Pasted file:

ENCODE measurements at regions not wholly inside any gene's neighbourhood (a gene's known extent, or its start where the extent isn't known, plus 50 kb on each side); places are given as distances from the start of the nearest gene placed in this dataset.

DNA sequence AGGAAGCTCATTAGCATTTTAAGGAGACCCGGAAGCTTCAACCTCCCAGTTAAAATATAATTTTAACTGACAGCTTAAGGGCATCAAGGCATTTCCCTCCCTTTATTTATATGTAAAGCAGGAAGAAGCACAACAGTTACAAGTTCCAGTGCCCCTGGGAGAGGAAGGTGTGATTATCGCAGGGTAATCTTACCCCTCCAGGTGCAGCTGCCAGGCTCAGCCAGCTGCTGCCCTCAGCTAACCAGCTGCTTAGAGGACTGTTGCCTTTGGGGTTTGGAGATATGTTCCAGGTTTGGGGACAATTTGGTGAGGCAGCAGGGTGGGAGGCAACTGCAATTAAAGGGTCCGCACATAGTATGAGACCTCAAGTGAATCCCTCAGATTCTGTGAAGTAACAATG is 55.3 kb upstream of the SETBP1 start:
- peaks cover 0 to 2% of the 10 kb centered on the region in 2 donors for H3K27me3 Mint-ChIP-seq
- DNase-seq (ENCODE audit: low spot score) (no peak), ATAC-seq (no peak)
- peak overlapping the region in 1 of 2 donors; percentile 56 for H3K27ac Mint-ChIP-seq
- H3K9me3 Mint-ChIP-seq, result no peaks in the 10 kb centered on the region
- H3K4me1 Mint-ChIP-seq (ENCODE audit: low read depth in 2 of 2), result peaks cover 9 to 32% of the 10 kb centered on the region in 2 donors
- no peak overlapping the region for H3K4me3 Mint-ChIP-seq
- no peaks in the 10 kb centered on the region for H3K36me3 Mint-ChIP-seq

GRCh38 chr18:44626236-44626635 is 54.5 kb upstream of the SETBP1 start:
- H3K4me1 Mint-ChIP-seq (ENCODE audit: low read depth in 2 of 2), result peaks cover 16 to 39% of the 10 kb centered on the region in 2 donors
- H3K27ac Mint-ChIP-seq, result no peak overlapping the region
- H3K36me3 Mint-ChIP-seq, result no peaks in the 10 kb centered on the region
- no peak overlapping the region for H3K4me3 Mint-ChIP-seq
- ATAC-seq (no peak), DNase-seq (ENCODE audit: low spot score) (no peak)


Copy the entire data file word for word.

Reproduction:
ENCODE measurements at regions not wholly inside any gene's neighbourhood (a gene's known extent, or its start where the extent isn't known, plus 50 kb on each side); places are given as distances from the start of the nearest gene placed in this dataset.

DNA sequence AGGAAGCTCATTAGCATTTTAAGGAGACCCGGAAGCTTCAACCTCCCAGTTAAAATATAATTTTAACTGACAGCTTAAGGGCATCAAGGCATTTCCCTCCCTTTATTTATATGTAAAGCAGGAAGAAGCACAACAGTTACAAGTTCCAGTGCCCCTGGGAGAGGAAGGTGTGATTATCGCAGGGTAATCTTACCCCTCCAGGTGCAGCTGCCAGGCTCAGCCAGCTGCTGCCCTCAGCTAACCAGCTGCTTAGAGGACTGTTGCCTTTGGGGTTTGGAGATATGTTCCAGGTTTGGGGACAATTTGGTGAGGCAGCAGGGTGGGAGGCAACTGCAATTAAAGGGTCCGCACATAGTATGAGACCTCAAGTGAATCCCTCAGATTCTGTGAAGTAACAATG is 55.3 kb upstream of the SETBP1 start:
- peaks cover 0 to 2% of the 10 kb centered on the region in 2 donors for H3K27me3 Mint-ChIP-seq
- DNase-seq (ENCODE audit: low spot score) (no peak), ATAC-seq (no peak)
- peak overlapping the region in 1 of 2 donors; percentile 56 for H3K27ac Mint-ChIP-seq
- H3K9me3 Mint-ChIP-seq, result no peaks in the 10 kb centered on the region
- H3K4me1 Mint-ChIP-seq (ENCODE audit: low read depth in 2 of 2), result peaks cover 9 to 32% of the 10 kb centered on the region in 2 donors
- no peak overlapping the region for H3K4me3 Mint-ChIP-seq
- no peaks in the 10 kb centered on the region for H3K36me3 Mint-ChIP-seq

GRCh38 chr18:44626236-44626635 is 54.5 kb upstream of the SETBP1 start:
- H3K4me1 Mint-ChIP-seq (ENCODE audit: low read depth in 2 of 2), result peaks cover 16 to 39% of the 10 kb centered on the region in 2 donors
- H3K27ac Mint-ChIP-seq, result no peak overlapping the region
- H3K36me3 Mint-ChIP-seq, result no peaks in the 10 kb centered on the region
- no peak overlapping the region for H3K4me3 Mint-ChIP-seq
- ATAC-seq (no peak), DNase-seq (ENCODE audit: low spot score) (no peak)